Project description:TEAD (TEA/ATTS domain) transcription factors are the most distal effectors of the Hippo pathway. YAP (Yes-associated protein) is a coactivator protein which, upon binding to TEAD proteins, stimulates their transcriptional activity. Since the Hippo pathway is deregulated in various cancers, designing inhibitors of the YAP:TEAD interaction is an attractive therapeutic strategy for oncology. Understanding the molecular events that take place at the YAP:TEAD interface is therefore important not only to devise drug discovery approaches, but also to gain knowledge on TEAD regulation. In this report, combining single site-directed mutagenesis and double mutant analyses, we conduct a detailed analysis on the role of several residues located at the YAP:TEAD interface. Our results provide quantitative understanding of the interactions taking place at the YAP:TEAD interface and give insights into the formation of the YAP:TEAD complex and more particularly on the interaction between TEAD and the ?-loop found in YAP.
Project description:YAP (Yes-associated protein) is a transcription co-activator in the Hippo tumour suppressor pathway and controls cell growth, tissue homeostasis and organ size. YAP is inhibited by the kinase Lats, which phosphorylates YAP to induce its cytoplasmic localization and proteasomal degradation. YAP induces gene expression by binding to the TEAD family transcription factors. Dysregulation of the Hippo-YAP pathway is frequently observed in human cancers. Here we show that cellular energy stress induces YAP phosphorylation, in part due to AMPK-dependent Lats activation, thereby inhibiting YAP activity. Moreover, AMPK directly phosphorylates YAP Ser 94, a residue essential for the interaction with TEAD, thus disrupting the YAP-TEAD interaction. AMPK-induced YAP inhibition can suppress oncogenic transformation of Lats-null cells with high YAP activity. Our study establishes a molecular mechanism and functional significance of AMPK in linking cellular energy status to the Hippo-YAP pathway.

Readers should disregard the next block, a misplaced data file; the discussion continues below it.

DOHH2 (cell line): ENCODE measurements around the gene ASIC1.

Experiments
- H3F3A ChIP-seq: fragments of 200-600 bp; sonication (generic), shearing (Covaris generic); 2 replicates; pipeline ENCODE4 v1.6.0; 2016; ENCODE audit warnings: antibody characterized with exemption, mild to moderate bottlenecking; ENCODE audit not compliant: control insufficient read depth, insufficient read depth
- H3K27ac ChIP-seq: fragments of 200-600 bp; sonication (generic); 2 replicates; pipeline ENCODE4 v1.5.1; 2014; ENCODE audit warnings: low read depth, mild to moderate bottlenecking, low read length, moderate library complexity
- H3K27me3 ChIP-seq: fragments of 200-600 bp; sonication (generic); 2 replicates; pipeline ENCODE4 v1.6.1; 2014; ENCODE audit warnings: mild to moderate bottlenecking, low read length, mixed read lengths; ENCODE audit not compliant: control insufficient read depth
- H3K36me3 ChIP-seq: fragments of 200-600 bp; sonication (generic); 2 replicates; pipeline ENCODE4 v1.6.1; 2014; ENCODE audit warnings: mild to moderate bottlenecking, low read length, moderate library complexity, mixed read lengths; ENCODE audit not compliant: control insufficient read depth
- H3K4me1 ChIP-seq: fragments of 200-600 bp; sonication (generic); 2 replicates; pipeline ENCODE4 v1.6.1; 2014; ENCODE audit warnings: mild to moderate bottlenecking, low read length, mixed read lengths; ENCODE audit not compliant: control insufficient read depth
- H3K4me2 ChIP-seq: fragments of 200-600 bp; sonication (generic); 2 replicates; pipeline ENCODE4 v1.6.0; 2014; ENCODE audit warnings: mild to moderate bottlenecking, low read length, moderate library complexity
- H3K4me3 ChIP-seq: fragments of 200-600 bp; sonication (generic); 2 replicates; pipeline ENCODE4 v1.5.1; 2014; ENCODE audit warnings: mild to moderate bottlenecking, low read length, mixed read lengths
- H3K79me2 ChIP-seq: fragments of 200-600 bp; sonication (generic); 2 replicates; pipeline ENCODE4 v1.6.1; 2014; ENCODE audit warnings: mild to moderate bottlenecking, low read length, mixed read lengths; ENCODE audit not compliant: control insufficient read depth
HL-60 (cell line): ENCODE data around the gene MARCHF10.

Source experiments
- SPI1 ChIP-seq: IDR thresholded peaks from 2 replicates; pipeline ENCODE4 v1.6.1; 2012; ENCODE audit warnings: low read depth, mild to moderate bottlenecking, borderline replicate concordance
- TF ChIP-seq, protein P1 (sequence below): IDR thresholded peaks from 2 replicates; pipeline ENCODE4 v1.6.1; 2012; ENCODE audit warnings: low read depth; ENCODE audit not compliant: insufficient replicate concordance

Project description:The Hippo signaling pathway regulates cellular proliferation and survival, thus exerting profound effects on normal cell fate and tumorigenesis. We previously showed that the pivotal effector of this pathway, YAP, is amplified in tumors and promotes epithelial-to-mesenchymal transition (EMT) and malignant transformation. Here, we report that overexpression of TAZ, a paralog of YAP, in human mammary epithelial cells promotes EMT and, in particular, some invasive structures in 3D cultures. TAZ also leads to cell migration and anchorage-independent growth in soft agar. Furthermore, we identified amphiregulin (AREG), an epidermal growth factor receptor (EGFR) ligand, as a target of TAZ. We show that AREG functions in a non-cell-autonomous manner to mediate EGF-independent growth and malignant behavior of mammary epithelial cells. In addition, ablation of TEAD binding completely abolishes the TAZ-induced phenotype. Last, analysis of breast cancer patient samples reveals a positive correlation between TAZ and AREG in vivo. In summary, TAZ-dependent secretion of AREG indicates that activation of the EGFR signaling is an important non-cell-autonomous effector of the Hippo pathway, and TAZ as well as its targets may play significant roles in breast tumorigenesis and metastasis.